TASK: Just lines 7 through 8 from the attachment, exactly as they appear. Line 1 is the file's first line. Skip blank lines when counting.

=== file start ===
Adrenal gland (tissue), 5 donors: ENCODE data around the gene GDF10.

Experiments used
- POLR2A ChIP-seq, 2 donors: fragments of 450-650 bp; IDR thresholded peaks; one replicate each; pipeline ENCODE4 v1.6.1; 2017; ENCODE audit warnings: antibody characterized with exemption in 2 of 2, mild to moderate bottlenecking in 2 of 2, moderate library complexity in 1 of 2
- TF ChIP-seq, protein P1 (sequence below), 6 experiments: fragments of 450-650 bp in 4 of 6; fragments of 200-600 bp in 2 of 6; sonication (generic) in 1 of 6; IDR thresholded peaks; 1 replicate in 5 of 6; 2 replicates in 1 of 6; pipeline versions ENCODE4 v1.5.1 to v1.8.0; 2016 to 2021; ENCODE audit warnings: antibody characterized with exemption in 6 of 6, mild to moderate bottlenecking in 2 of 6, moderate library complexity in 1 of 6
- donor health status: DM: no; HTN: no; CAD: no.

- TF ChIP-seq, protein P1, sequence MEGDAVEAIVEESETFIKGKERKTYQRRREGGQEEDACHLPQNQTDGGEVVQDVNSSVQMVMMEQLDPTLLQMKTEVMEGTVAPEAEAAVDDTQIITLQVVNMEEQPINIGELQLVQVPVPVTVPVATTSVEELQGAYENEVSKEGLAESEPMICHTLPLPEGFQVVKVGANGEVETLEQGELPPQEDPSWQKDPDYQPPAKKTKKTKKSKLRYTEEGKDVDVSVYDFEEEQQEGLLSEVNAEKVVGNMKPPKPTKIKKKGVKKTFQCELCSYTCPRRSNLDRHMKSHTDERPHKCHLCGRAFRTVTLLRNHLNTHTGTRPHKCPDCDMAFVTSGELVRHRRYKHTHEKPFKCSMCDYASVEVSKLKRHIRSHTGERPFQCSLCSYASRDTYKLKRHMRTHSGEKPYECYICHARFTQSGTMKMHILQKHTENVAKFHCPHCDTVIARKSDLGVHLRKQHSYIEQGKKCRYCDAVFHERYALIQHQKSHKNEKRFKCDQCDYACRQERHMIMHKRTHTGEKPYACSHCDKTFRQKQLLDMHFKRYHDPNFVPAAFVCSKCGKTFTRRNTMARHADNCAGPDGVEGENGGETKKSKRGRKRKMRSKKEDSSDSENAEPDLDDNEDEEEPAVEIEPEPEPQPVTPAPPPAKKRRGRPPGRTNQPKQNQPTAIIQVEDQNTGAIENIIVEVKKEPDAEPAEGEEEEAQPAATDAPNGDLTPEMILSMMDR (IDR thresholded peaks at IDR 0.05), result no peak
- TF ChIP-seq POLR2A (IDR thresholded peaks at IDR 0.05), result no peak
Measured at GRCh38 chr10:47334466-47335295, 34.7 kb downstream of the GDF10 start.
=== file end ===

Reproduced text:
- TF ChIP-seq POLR2A (IDR thresholded peaks at IDR 0.05), result no peak
Measured at GRCh38 chr10:47334466-47335295, 34.7 kb downstream of the GDF10 start.